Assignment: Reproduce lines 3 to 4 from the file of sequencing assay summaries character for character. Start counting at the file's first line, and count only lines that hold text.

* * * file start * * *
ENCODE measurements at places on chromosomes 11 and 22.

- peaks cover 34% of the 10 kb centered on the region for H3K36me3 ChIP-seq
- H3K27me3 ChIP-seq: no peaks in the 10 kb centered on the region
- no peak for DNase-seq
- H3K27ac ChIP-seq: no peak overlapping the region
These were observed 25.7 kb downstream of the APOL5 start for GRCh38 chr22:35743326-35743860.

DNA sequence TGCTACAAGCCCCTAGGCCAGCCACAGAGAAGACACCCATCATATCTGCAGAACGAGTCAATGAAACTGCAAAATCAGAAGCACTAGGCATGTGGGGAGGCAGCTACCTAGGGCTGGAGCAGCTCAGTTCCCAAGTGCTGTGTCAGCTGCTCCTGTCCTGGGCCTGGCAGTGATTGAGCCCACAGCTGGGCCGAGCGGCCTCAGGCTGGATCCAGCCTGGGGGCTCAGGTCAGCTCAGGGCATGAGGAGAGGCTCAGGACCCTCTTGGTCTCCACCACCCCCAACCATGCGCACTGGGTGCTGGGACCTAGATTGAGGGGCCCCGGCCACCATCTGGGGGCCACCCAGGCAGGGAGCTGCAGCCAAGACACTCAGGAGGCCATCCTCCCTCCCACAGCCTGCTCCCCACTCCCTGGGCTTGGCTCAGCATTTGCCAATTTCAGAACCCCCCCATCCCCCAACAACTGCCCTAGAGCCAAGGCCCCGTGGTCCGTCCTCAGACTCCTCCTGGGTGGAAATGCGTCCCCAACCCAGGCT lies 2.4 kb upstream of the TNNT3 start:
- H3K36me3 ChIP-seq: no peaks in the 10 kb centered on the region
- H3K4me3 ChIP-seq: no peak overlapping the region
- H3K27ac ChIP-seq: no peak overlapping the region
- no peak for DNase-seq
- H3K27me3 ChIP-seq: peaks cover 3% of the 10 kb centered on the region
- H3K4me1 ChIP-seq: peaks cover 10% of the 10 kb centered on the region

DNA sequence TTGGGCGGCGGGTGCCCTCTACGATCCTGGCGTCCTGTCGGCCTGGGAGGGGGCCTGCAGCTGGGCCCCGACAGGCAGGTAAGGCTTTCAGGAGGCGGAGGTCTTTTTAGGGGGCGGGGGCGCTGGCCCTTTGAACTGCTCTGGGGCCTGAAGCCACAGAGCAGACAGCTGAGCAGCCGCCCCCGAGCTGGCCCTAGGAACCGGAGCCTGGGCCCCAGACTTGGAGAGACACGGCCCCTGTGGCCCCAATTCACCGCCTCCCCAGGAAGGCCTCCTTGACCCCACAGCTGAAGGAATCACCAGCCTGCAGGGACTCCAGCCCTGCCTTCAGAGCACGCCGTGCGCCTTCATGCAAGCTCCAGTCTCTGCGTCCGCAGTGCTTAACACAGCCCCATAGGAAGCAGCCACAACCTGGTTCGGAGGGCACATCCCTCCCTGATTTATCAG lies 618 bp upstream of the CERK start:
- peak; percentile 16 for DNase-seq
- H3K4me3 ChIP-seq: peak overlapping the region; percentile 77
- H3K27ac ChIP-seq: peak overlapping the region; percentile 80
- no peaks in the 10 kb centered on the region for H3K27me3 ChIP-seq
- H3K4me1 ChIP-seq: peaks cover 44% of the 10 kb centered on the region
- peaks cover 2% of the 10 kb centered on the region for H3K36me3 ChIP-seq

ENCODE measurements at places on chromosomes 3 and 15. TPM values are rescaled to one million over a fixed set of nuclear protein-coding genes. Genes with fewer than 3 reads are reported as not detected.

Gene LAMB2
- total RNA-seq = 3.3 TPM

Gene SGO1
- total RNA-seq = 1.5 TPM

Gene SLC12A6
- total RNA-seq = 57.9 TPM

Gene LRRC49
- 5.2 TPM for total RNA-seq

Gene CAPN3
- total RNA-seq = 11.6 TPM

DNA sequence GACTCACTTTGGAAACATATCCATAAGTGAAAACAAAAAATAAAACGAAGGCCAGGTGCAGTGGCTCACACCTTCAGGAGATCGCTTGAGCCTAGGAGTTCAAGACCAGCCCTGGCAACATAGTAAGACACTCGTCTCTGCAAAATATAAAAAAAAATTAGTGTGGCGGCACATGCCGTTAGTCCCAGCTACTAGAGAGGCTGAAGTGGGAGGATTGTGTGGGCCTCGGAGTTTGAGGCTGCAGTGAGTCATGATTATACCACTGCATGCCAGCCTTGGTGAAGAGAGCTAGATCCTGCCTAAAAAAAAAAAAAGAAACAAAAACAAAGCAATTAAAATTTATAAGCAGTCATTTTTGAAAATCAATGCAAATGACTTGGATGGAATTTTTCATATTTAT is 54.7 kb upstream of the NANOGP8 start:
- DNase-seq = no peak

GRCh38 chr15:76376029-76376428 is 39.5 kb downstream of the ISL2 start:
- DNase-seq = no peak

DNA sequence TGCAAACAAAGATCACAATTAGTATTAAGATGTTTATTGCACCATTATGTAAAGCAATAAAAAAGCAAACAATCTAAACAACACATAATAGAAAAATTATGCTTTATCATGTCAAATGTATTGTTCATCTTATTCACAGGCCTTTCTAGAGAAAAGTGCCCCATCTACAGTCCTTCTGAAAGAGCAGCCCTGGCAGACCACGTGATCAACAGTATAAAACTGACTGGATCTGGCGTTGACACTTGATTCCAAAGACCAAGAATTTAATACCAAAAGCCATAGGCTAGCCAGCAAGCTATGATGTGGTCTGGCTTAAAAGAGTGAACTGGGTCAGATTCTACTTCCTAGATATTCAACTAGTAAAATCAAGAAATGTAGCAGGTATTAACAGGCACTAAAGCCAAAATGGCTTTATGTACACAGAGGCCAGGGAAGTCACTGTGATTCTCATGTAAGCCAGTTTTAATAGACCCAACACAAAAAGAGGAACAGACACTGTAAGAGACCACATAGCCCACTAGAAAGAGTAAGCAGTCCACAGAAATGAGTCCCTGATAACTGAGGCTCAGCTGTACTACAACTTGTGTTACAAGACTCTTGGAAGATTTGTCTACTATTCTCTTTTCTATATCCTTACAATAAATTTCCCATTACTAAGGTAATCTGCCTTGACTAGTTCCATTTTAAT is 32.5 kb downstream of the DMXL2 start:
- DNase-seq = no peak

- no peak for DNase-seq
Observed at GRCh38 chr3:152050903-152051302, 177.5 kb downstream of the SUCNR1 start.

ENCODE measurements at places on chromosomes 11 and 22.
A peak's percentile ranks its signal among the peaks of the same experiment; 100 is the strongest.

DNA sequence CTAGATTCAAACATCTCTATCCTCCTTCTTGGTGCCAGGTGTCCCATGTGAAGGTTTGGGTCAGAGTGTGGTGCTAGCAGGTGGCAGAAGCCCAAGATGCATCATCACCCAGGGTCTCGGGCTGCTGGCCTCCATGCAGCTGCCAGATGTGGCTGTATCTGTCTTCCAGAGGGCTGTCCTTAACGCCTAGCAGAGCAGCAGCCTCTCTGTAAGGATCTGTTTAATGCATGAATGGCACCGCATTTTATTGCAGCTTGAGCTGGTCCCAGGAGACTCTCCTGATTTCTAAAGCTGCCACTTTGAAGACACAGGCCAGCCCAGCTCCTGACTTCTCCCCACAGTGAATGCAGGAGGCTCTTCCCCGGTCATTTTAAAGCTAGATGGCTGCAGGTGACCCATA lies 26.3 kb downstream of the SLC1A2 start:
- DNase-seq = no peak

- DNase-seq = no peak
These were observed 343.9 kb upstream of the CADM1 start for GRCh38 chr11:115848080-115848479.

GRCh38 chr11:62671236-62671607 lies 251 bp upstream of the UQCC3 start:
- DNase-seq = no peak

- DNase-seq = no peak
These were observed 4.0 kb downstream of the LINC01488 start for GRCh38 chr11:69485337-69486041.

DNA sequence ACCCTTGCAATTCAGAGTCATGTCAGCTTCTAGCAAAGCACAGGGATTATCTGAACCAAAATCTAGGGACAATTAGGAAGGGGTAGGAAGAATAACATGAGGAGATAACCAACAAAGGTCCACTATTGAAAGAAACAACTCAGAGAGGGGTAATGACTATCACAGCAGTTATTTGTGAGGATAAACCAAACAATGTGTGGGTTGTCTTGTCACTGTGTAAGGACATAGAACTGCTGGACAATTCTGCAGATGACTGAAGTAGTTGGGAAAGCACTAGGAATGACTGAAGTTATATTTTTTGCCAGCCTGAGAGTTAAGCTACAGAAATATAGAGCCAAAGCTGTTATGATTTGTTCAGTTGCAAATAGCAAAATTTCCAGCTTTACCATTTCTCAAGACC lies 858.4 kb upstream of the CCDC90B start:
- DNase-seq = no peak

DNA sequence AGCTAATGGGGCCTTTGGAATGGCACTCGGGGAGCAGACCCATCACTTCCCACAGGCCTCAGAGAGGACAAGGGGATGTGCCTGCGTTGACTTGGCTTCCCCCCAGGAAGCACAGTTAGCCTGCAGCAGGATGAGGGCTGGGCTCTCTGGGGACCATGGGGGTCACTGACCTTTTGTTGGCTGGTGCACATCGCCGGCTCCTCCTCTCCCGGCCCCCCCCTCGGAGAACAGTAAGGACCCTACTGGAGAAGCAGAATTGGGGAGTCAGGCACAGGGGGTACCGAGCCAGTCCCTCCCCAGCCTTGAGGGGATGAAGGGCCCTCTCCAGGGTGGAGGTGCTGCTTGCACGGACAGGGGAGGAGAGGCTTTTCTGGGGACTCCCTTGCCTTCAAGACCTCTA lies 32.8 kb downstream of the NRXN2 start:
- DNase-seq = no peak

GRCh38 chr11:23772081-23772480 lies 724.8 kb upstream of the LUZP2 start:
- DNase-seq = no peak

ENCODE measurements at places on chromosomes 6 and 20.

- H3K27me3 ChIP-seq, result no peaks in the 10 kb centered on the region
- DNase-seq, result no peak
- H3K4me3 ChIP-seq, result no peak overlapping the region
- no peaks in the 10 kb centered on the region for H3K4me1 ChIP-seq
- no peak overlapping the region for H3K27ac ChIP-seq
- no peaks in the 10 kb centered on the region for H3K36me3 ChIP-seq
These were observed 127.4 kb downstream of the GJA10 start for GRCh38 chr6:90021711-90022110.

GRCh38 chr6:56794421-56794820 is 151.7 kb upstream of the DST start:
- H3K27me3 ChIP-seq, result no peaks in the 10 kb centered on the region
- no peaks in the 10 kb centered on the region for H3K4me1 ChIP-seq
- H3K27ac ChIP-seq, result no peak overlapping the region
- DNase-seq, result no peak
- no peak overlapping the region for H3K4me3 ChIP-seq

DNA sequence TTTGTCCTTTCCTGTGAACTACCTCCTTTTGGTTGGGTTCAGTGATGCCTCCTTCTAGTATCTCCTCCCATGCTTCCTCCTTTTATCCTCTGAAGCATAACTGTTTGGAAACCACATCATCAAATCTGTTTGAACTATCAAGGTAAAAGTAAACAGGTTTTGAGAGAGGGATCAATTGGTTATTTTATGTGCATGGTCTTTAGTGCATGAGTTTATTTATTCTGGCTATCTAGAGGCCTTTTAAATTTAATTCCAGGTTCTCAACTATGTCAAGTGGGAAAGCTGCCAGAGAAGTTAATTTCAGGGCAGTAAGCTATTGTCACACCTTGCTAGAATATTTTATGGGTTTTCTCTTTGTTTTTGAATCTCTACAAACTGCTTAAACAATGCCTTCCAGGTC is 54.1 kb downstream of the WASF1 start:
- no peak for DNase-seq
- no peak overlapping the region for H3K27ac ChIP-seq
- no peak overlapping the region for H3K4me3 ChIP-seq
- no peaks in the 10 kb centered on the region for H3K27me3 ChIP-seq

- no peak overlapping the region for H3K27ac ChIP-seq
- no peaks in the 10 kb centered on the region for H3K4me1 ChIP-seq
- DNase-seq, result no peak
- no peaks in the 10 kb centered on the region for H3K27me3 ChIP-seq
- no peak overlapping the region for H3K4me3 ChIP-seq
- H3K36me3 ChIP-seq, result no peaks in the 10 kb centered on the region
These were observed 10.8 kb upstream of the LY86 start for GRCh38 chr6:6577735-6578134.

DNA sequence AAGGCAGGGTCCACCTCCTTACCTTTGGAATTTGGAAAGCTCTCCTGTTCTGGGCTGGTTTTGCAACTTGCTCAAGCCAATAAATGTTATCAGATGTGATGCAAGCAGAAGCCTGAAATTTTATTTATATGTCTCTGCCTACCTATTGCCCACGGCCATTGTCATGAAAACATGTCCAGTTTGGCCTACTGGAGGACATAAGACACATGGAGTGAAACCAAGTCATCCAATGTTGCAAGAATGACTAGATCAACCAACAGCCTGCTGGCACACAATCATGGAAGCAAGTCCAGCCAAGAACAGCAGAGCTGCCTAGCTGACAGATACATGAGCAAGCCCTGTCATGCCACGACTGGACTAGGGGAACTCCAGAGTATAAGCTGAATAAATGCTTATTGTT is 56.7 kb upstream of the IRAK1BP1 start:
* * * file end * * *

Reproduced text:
- H3K27me3 ChIP-seq: no peaks in the 10 kb centered on the region
- no peak for DNase-seq